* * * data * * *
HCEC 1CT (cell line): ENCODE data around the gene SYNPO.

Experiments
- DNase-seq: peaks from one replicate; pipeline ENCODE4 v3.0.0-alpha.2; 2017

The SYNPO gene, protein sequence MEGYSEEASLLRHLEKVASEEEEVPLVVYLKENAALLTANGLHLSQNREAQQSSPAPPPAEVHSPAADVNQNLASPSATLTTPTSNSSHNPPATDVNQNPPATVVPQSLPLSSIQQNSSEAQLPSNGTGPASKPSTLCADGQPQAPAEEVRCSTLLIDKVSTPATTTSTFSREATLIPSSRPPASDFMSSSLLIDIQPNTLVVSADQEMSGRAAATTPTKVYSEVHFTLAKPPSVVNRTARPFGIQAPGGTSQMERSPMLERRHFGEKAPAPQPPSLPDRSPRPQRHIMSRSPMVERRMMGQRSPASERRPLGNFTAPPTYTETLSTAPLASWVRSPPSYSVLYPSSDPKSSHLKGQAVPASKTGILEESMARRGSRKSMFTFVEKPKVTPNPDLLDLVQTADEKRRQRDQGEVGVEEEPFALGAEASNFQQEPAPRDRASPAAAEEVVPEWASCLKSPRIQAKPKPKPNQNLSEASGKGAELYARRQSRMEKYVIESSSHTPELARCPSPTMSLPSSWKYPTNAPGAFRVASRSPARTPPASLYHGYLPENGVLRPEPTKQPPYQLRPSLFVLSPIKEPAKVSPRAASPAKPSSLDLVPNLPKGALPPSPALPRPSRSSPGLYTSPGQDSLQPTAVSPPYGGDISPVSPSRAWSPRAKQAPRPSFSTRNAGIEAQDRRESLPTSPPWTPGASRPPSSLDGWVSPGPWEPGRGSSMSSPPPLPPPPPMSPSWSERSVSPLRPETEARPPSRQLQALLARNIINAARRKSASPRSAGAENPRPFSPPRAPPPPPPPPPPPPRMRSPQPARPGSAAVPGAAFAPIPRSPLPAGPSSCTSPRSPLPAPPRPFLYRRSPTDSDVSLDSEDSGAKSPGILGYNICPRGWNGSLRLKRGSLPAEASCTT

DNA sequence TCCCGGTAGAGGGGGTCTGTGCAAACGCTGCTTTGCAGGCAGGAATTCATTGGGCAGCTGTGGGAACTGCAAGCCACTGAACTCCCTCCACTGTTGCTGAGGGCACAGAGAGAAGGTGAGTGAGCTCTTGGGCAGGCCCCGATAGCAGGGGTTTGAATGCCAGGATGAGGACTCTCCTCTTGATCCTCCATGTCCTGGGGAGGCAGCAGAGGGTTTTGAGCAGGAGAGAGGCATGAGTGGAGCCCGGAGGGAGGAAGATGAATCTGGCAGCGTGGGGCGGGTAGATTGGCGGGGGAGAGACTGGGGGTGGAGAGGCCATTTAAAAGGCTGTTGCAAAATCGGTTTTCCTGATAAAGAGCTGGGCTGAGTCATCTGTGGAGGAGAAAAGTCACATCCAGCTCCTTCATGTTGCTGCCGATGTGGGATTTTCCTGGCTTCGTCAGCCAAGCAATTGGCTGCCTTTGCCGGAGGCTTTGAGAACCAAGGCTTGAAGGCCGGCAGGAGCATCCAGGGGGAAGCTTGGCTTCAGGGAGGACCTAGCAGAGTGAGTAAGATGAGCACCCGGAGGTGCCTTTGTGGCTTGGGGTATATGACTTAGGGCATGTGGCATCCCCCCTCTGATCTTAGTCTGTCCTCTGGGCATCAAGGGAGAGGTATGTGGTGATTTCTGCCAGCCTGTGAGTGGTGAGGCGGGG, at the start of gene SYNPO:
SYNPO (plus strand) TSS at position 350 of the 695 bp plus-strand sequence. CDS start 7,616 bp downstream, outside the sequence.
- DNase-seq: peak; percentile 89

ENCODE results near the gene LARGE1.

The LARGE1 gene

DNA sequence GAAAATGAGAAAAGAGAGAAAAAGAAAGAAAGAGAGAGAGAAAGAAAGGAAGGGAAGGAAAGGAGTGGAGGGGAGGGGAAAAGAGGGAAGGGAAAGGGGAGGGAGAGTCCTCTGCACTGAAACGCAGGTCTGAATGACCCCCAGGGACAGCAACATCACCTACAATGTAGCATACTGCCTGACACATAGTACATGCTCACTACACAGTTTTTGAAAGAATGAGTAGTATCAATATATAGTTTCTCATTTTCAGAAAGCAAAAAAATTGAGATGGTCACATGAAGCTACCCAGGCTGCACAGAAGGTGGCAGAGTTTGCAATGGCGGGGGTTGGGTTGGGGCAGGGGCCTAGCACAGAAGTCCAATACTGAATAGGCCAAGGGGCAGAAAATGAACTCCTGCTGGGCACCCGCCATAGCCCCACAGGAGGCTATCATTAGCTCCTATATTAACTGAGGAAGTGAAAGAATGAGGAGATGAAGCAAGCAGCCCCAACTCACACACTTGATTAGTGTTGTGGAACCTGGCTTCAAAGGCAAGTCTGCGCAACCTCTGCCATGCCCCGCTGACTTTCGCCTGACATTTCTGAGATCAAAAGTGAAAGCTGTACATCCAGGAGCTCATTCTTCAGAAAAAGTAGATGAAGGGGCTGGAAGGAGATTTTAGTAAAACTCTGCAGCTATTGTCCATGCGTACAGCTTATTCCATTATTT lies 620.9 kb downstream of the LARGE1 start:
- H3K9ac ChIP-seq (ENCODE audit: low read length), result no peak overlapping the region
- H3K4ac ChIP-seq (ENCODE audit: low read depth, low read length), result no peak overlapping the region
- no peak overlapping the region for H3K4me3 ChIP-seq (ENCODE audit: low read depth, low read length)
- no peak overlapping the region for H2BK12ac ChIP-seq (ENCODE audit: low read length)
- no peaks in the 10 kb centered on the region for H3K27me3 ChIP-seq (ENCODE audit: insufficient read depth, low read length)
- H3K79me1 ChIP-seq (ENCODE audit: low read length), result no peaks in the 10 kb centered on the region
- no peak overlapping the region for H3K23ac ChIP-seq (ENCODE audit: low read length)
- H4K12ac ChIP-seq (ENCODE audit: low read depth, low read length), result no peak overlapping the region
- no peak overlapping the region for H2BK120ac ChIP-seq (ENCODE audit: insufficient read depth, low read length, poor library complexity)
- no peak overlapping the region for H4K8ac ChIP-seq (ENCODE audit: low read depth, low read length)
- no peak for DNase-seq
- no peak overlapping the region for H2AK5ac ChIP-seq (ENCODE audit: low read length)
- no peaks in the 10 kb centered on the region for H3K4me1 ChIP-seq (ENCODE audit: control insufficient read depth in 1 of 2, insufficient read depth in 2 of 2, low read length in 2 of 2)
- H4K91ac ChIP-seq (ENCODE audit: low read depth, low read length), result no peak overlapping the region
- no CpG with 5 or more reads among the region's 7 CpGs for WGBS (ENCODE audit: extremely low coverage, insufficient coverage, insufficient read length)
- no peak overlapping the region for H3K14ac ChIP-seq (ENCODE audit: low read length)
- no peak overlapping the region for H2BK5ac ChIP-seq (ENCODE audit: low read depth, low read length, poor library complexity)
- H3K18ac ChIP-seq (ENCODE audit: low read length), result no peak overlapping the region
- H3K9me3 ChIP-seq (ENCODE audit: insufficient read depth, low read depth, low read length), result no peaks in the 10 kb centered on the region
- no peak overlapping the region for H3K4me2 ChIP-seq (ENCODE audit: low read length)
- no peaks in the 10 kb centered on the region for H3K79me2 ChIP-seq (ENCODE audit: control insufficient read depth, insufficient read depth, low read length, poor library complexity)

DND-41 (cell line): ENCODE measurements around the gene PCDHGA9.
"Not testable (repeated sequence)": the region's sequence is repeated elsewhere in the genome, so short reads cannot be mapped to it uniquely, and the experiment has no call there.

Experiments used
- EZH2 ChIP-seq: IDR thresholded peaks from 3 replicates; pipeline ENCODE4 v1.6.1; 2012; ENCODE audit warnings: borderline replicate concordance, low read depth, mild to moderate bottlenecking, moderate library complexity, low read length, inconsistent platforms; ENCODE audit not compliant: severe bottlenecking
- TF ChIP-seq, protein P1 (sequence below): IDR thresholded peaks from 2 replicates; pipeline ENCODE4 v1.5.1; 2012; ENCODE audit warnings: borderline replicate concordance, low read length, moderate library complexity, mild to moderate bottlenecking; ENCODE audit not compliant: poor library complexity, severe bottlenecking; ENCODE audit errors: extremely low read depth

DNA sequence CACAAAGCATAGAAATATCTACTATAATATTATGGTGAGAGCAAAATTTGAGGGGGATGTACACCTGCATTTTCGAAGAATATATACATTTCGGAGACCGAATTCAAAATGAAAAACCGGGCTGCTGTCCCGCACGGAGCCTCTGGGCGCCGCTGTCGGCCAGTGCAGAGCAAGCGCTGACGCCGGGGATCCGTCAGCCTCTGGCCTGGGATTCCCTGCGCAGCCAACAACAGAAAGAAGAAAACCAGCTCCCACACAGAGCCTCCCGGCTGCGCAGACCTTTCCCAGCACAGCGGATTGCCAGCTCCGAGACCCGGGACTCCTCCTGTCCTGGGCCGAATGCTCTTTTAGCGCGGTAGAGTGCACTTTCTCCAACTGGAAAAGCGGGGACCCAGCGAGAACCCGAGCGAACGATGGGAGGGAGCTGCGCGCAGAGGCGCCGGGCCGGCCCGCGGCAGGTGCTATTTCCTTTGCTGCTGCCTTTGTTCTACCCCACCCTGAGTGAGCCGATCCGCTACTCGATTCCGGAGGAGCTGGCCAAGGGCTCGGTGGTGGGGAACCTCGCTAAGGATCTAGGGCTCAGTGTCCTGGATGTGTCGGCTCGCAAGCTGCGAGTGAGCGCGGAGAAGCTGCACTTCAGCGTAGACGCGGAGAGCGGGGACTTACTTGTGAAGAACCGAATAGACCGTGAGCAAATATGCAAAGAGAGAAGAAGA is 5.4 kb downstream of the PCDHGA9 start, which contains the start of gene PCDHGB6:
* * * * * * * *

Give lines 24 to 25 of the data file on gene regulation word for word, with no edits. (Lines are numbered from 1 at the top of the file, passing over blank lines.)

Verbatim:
- H4K91ac ChIP-seq (ENCODE audit: low read depth, low read length), result no peak overlapping the region
- no CpG with 5 or more reads among the region's 7 CpGs for WGBS (ENCODE audit: extremely low coverage, insufficient coverage, insufficient read length)